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The mysterious ancient civilisation that resonates now

Why does the first great Greek civilisation continue to inspire artists and designers today? Beverley D’Silva explores the Hellenistic revival and its roots with the ancient Minoans of Crete.

By Beverley D’Silva

Corinthian columns; sculptures of goddesses and god-like figures; sun-baked buildings bleached bone white; geraniums planted in olive-oil cans; the obligatory cats lolling about – If you’re dreaming of all things Greek, you’re not alone. We’re in the midst of a Hellenistic revival, a fascination with the Ancient Greek aesthetic that’s being most keenly embraced by the post-millennial Gen Z, according to Pinterest. The site reports a rise in trending search terms searches such as Ancient Greek jewellery (up 120%) and wallpaper with an Aphrodite aesthetic (up 180%), and a triple increase in Greek statue art.

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We can but speculate as to why this should this be, but perhaps there’s truth in the idea that the fantasy and opulence of magical Ancient Greece is highly attractive in a post-lockdown age – just as Dior’s New Look marked a return to indulgent fashion following World War Two’s austerity and utilitarian clothing.

 

In interiors, fashion and jewellery, the Ancient Greek aesthetic is being embraced (Credit: Mind the Gap Wallpaper)

In interiors, fashion and jewellery, the Ancient Greek aesthetic is being embraced (Credit: Mind the Gap Wallpaper)

It’s no surprise that the influence and impact of Ancient Greece resonates today. As defined by Britannica, the phrase refers to the northeastern Mediterranean region in the era between “the end of the Mycenaean civilisation (1200BC) and the death of Alexander the Great (323BC)”, when it was one of the most important places in the world, according to National Geographic. The people of Hellas – as the lands of the Hellenes were called (the names Greece and Greek were conferred on them later by the Romans) were great thinkers, writers, warriors, actors, athletes, artists and politicians.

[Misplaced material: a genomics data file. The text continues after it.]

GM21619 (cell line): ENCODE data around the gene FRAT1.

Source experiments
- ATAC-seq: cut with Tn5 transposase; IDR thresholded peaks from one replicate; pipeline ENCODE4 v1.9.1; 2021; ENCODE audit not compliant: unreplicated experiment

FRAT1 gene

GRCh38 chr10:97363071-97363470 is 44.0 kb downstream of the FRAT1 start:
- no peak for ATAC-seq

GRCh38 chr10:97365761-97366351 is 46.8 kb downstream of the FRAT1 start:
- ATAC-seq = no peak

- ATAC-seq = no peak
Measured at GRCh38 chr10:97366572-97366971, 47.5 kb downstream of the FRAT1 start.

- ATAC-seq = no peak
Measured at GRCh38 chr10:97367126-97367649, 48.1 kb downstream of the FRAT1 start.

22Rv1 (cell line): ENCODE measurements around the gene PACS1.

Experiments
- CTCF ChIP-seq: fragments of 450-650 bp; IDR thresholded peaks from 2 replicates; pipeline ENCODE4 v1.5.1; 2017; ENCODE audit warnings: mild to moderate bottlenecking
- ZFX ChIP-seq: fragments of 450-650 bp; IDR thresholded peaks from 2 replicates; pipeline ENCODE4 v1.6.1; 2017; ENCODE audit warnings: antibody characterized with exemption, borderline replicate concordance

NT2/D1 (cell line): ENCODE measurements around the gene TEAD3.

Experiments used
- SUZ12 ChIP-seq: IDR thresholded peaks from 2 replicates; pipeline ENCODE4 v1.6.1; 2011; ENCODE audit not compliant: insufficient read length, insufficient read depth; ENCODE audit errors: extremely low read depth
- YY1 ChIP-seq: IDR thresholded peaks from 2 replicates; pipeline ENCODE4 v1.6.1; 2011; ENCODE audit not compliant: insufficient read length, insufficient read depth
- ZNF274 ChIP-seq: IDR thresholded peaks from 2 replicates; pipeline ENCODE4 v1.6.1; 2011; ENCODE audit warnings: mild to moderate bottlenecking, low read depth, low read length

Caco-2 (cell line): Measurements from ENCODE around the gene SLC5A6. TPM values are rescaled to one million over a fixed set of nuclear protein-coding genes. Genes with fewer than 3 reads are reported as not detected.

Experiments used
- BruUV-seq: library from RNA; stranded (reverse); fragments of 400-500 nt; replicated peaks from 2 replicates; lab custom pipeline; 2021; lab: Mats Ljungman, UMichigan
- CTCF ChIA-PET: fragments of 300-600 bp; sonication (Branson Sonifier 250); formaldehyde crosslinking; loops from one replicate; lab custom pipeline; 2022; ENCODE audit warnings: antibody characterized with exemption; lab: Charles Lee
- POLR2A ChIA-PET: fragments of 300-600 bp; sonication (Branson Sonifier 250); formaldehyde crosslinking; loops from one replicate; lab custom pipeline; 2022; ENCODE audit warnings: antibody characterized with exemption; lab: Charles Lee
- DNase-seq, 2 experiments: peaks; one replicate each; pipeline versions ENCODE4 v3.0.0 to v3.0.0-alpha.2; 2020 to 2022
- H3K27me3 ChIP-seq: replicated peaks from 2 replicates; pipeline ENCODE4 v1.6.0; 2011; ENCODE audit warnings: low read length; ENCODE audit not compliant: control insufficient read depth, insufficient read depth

Roderick Beaton in his history book The Greeks, writes that the Greek civilisations were the “origin of much of the arts, science, politics and law as we know them throughout the developed world today”.

Think Aristotle in his studies of plants, animals and rocks; Herodotus in writing history; Socrates and Plato in philosophy. The Greeks pioneered democracy; reading with an alphabet; the Olympics; geometry and mathematical calculations; health innovations (the Hippocratic oath is still a standard of ethics for physicians); great architecture, like the Parthenon, Temple of Zeus and Acropolis; theatre, care of Greek comedy and tragedy; and language – with an estimated 150,000 English words still in use being derived from Greek words.